Insects and Mite Pests
Most are fruit feeders. Meadow Spittlebug and White Grubs are stem and crown feeders.
The strawberry bud weevil, Anthonomus signatus (Say), is one of the state's most destructive strawberry pests. This dark reddish-brown weevil is about 1/10 inch long with a head elongated into a slender, curved snout about half as long as the body. Its back has two large black spots. In the eastern United States, this insect is known as the "strawberry clipper" or simply the "clipper" because of its habit of clipping buds.
This inconspicuous sucking plant bug is a general feeder attacking a great variety of cultivated and wild plants.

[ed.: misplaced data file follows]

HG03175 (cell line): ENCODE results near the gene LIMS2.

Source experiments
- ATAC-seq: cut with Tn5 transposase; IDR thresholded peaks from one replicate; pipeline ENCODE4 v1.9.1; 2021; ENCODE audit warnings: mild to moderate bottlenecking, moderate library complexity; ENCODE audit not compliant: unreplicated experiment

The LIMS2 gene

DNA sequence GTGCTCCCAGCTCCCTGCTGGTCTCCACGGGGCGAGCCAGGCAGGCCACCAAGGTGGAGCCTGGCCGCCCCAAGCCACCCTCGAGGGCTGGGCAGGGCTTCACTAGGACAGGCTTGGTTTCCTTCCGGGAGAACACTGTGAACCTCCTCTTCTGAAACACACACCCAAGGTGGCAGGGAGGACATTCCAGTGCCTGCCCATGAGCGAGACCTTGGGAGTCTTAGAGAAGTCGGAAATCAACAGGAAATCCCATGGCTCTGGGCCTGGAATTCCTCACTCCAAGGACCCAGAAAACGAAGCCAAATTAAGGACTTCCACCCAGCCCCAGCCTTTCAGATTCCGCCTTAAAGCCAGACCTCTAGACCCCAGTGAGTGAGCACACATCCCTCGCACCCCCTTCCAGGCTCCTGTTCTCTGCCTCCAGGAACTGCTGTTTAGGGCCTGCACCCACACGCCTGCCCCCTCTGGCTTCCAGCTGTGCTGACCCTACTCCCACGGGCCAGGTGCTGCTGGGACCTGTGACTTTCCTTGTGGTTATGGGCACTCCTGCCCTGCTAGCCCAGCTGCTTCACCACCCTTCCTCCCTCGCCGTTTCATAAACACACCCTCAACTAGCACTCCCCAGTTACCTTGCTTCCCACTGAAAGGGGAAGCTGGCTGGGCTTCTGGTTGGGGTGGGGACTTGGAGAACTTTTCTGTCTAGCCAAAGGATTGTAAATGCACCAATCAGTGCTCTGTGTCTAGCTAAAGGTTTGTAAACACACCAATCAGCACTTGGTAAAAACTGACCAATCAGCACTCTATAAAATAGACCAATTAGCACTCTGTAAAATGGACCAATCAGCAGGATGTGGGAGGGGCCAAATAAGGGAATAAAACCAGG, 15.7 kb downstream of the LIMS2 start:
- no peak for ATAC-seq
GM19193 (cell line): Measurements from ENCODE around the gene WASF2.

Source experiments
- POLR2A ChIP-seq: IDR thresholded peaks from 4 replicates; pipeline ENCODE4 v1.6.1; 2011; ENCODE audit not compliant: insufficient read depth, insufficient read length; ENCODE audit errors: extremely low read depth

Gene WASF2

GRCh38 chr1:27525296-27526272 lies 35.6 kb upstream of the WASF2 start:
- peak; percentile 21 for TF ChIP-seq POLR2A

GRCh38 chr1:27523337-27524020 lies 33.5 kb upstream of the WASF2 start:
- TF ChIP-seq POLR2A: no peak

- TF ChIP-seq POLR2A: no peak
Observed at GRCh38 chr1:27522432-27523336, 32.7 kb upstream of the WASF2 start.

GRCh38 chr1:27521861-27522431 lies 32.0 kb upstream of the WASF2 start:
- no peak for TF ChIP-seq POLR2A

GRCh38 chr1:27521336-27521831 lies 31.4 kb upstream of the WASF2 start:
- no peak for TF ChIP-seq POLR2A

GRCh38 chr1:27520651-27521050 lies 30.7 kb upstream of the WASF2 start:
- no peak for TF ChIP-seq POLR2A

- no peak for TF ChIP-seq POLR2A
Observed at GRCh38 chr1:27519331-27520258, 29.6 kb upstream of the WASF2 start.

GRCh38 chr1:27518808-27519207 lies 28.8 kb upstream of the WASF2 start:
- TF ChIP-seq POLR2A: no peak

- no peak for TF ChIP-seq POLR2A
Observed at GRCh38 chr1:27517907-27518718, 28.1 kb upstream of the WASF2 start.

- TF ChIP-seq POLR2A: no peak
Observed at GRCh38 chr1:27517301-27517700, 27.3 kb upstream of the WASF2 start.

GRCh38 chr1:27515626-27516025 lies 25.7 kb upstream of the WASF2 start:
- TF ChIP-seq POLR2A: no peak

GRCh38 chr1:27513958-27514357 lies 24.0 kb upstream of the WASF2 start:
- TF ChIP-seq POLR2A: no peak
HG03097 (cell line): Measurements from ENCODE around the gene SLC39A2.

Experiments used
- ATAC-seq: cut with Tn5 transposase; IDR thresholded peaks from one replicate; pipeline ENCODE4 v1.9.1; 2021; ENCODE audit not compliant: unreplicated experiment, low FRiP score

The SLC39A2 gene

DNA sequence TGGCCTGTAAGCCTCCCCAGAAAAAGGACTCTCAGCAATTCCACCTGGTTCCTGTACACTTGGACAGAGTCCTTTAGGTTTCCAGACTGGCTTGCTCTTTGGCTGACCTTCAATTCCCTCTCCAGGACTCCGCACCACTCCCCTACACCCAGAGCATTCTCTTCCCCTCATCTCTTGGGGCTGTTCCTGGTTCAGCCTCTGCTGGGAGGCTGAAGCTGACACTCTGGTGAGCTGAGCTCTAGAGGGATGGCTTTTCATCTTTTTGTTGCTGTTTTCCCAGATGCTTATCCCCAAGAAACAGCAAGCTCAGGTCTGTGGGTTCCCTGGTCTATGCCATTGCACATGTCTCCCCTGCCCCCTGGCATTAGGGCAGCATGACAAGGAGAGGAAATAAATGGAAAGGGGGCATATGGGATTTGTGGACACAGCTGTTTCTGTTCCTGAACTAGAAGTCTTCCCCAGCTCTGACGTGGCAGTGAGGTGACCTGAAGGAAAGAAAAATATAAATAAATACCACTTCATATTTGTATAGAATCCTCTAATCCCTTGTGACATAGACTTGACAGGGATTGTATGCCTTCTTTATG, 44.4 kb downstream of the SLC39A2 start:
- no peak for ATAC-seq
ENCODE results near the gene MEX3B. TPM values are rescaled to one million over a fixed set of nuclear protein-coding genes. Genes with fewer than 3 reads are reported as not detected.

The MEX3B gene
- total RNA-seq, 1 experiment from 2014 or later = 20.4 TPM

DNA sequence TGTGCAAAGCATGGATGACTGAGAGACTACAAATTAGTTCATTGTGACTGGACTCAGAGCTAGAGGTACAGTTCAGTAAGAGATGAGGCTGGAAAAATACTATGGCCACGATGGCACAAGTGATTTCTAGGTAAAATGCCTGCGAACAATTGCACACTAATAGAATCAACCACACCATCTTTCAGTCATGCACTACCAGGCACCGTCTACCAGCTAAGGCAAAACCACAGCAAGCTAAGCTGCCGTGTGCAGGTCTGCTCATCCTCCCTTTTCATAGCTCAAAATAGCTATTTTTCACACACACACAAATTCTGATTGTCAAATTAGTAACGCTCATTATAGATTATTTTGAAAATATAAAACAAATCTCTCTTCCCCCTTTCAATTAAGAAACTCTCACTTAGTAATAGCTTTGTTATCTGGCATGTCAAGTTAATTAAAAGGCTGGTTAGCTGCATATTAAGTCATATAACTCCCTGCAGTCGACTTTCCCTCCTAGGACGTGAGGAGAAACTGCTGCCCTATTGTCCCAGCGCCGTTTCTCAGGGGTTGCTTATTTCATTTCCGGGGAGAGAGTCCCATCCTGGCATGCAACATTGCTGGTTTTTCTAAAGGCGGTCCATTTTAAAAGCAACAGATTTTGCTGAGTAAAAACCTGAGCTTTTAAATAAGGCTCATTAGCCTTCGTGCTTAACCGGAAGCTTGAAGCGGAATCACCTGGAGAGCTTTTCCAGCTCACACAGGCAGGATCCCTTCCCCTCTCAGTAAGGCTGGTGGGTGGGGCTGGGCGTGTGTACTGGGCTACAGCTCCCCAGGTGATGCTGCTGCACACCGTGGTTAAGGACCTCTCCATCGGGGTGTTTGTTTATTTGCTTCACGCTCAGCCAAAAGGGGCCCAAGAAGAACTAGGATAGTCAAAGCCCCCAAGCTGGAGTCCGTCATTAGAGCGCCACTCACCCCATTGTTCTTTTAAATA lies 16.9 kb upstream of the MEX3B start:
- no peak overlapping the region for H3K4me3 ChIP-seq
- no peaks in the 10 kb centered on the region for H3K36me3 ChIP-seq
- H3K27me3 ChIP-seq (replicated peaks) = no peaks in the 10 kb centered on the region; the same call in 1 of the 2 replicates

The pest status of the strawberry sap beetle, Stelidota geminata (Say), has been accelerated along with the change in marketing systems from grower harvesting to pick-your-own operations. Unskilled pickers leave large numbers of ripe and overripe berries in the field, which attract the beetle.
The spider mites, Tetranychus spp., especially the twospotted spider mite, frequently attack strawberry plants. They are distributed widely and can be found in almost every field. They attack a wide variety of plants, including truck crops, shade and fruit trees, and ornamental plants.
Although slugs are not insects, they can cause considerable damage that is not unlike insect damage.
Nymphs of the meadow spittlebug, Philaenus spumarius (L.), are small, orange to green insects enclosed in white, frothy, irregular masses 1/2 inch or more in diameter. These sometimes appear on the stems and leaves of strawberries at about the time of bloom.
White grubs do severe damage when strawberries follow sod that has been infested with grubs. White grubs are the immature forms, or larvae, of May beetles or "June bugs."